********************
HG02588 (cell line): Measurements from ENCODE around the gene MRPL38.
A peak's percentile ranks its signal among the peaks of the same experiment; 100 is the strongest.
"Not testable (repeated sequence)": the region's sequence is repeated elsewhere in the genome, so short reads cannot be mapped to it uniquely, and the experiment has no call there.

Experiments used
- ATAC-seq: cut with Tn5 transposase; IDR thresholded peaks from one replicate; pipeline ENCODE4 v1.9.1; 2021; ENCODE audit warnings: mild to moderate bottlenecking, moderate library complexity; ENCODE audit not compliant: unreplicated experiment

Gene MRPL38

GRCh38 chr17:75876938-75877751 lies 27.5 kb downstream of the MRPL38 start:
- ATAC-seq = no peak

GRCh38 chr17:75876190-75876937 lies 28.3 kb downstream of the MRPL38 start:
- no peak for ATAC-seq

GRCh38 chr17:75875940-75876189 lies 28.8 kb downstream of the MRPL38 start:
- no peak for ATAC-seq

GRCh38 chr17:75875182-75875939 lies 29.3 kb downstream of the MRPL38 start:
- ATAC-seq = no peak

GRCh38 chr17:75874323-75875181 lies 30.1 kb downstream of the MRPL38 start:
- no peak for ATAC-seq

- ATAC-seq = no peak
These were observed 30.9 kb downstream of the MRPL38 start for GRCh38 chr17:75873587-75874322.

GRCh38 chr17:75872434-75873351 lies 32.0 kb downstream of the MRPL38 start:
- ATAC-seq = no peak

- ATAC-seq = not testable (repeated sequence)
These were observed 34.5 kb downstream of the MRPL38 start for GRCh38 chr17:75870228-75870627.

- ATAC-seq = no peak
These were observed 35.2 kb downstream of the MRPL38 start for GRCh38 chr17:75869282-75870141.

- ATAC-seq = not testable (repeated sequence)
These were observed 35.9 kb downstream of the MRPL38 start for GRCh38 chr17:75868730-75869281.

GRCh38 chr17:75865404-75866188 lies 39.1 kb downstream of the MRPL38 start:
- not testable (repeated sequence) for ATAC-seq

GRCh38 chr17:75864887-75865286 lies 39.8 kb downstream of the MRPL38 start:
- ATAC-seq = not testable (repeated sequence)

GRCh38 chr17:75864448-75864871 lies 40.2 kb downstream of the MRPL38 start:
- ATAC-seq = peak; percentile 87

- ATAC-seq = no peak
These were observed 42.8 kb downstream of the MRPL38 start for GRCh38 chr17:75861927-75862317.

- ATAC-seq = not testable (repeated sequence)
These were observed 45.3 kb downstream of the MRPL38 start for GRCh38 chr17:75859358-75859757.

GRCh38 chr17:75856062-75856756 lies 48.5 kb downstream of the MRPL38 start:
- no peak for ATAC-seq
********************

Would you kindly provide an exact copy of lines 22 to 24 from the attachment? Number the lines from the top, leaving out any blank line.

These were observed 34.5 kb downstream of the MRPL38 start for GRCh38 chr17:75870228-75870627.

- ATAC-seq = no peak
These were observed 35.2 kb downstream of the MRPL38 start for GRCh38 chr17:75869282-75870141.